There was a discussion about how this is nothing new in literature.  Even Heathcliff found Catherine more beautiful in death, as did Nelly.  However, there's the opposite of this trend, albeit one just as frustrating to the feministly inclined (that's right, I've just turned feminist into an adjective.  Deal with it.)  At first glance it doesn't appear to be a troublesome trend.  After all, how could she be?  She is the Buffy Insert!  That kickass, street prowling, leather-clad vixen!  She's dressed, scantily, to kill and even though she's a 90 pound girl, she still kicks arse.

J.F. Sargent spoke about it to an extent on a Cracked article and TV Tropes calls it Waif Fu.

Not only do we constantly see her on the cover of a whole range of Urban Fantasy novels but she is showing up in YA and Paranormal Romance as well.

Even covers that don't require this kind of image still have it.  Take Mind Games by Carolyn Crane for example.  Arguably one of the best Urban Fantasy novels I have ever read.  Yet its cover pigeon holes it as a Waif Fu, typical to the genre, kick ass heroine.  That simply isn't who Justine is!  She only touches a knife once, very briefly.  She's not some street-stalking vigilante!

Our options for female role models would appear to be either beautiful and passive young women posing around doing nothing in a pretty dress, or a beautiful ass-kicker who looks like she should be a supermodel.  Who also, may I add, is not doing anything.  The only difference?  The Passive teenager is usually in a forest or garden, wearing a ball gown and looking away from the camera.  The Urban Fantasy fighter is usually over looking a city, she has a knife, is dressed in leather/tank tops and she's either looking straight at you seductively... or her ass is.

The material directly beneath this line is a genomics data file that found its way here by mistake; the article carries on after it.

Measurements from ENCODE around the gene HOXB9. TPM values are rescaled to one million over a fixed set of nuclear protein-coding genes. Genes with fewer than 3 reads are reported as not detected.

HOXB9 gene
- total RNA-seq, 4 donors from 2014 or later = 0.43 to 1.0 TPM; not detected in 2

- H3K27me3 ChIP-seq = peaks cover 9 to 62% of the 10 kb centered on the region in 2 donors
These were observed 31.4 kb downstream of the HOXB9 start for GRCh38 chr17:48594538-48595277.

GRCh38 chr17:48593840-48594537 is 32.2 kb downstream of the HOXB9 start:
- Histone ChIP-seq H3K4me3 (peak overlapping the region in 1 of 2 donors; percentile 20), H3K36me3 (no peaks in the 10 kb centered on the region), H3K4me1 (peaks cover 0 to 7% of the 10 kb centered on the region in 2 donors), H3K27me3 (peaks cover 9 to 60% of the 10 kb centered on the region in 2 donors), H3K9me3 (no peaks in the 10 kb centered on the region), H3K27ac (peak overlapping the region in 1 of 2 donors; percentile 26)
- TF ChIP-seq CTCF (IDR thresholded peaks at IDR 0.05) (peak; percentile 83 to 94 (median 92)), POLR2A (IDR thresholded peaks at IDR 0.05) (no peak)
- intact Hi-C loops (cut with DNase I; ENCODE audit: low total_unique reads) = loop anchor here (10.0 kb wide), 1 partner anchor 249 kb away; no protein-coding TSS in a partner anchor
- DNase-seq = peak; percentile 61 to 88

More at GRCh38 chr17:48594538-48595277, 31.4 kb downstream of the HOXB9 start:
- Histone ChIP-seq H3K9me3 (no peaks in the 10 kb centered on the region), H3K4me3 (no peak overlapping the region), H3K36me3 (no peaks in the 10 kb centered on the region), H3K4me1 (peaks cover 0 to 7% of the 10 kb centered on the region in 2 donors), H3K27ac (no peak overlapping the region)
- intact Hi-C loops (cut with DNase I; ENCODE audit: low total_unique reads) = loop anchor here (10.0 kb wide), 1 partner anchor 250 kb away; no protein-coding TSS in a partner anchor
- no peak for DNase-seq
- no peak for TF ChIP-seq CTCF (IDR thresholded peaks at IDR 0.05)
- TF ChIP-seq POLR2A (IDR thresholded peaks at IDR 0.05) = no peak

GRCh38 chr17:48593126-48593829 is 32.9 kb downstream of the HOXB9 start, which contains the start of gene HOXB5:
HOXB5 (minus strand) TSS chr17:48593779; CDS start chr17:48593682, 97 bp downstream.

Either way they're objects.  If you fight over-powered monsters for a living then there's nothing wrong with struggling to rock a frock when you're off duty.  Don't get me wrong, I'm glad the message is no longer all about being passive and a giant pansy.  I'm glad there are some sexually aggressive, powerful female role models out there.  I get that these covers are designed to appeal to the senses and to intrigue us.

But do audiences like Marcus Phoenix any less for looking like one of his parents was a pitbull?
This man splits rocks with his face and Does. Not. Wear. A. Dress.

And you know, I always like Michelle Rodriguez a hundred times more than whatever pretty little girl they have standing next to her.  They had to pull out the Jovovich in Resident Evil just so audiences wouldn't boo when Rodriquez dies instead of her!

And I don't care who you are, Vasquez has a Trope named after her because she was that awesome.  It's like the media has decided that the world can't handle women that aren't waxed and polished to perfection, but you know what, I think they can.  Because the nerds love Vasquez and so did the general audiences.  I think it's time we step out from the usual and look into gritty characters - not just as a side character ear-marked to die, I'm talking about a main character.

Clearly if she'd worn more make up, she would have survived.

But at the end of the day for now, the result is the same.  And it's a sad result.  If you are a woman, whatever you do, whoever you are, you'd better be pretty.  Because these covers add to the multitude of media that tells us that nobody wants an ugly girl.  Even if she can kick arse and save the day.  If she's not sexy then she might as well be dead.